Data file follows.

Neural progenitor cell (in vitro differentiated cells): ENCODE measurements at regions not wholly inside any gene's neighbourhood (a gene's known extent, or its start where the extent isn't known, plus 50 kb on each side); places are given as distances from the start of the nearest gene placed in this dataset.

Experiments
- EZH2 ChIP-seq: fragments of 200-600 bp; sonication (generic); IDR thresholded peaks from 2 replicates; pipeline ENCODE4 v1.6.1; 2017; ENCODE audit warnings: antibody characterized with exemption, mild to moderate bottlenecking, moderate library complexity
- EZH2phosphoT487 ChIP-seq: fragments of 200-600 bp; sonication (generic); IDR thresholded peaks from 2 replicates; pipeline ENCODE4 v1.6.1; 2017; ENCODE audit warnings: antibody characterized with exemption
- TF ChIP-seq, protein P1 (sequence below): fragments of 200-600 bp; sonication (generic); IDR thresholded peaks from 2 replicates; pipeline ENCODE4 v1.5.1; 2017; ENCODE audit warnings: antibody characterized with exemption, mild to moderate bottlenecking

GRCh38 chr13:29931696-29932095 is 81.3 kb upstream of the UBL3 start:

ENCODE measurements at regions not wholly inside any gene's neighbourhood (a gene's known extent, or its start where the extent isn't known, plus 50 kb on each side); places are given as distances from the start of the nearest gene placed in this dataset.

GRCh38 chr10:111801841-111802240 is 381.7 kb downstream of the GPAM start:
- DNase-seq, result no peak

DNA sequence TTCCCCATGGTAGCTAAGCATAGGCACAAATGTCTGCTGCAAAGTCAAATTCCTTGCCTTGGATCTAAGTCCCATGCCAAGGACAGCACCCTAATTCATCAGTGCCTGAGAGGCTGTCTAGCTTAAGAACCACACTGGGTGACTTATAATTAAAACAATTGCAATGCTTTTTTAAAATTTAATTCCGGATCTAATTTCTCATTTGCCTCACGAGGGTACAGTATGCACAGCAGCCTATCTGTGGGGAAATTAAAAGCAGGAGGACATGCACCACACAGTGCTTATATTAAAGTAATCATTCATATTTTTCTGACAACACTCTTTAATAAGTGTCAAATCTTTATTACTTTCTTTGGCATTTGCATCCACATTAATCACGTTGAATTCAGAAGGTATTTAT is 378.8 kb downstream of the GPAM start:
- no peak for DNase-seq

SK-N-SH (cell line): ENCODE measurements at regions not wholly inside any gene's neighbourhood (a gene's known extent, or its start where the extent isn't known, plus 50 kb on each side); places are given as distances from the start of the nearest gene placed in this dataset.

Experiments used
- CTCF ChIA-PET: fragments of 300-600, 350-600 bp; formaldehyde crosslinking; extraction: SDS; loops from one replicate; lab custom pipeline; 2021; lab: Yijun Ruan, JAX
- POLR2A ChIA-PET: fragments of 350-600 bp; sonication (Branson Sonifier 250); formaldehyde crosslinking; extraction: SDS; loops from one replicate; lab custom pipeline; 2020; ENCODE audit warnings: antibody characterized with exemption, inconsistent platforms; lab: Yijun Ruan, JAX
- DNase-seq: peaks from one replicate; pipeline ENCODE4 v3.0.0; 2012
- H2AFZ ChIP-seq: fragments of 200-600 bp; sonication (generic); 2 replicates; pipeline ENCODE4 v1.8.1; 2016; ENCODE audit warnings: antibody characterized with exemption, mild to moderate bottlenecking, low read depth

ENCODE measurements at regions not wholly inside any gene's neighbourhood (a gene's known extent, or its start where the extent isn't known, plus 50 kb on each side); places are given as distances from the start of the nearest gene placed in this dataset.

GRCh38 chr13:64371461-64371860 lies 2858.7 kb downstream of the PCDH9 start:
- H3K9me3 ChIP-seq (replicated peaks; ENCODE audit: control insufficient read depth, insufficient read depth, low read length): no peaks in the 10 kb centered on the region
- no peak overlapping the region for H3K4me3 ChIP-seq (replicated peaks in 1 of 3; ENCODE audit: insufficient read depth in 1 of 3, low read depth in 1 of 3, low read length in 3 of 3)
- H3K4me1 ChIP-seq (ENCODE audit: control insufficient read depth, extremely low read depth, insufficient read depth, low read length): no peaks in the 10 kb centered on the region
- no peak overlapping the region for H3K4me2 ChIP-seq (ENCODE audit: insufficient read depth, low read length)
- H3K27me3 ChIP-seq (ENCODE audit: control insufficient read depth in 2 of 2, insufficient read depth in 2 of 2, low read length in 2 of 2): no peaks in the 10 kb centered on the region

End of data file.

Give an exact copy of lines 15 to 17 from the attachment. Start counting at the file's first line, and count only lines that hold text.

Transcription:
- POLR2A ChIA-PET: fragments of 350-600 bp; sonication (Branson Sonifier 250); formaldehyde crosslinking; extraction: SDS; loops from one replicate; lab custom pipeline; 2020; ENCODE audit warnings: antibody characterized with exemption, inconsistent platforms; lab: Yijun Ruan, JAX
- DNase-seq: peaks from one replicate; pipeline ENCODE4 v3.0.0; 2012
- H2AFZ ChIP-seq: fragments of 200-600 bp; sonication (generic); 2 replicates; pipeline ENCODE4 v1.8.1; 2016; ENCODE audit warnings: antibody characterized with exemption, mild to moderate bottlenecking, low read depth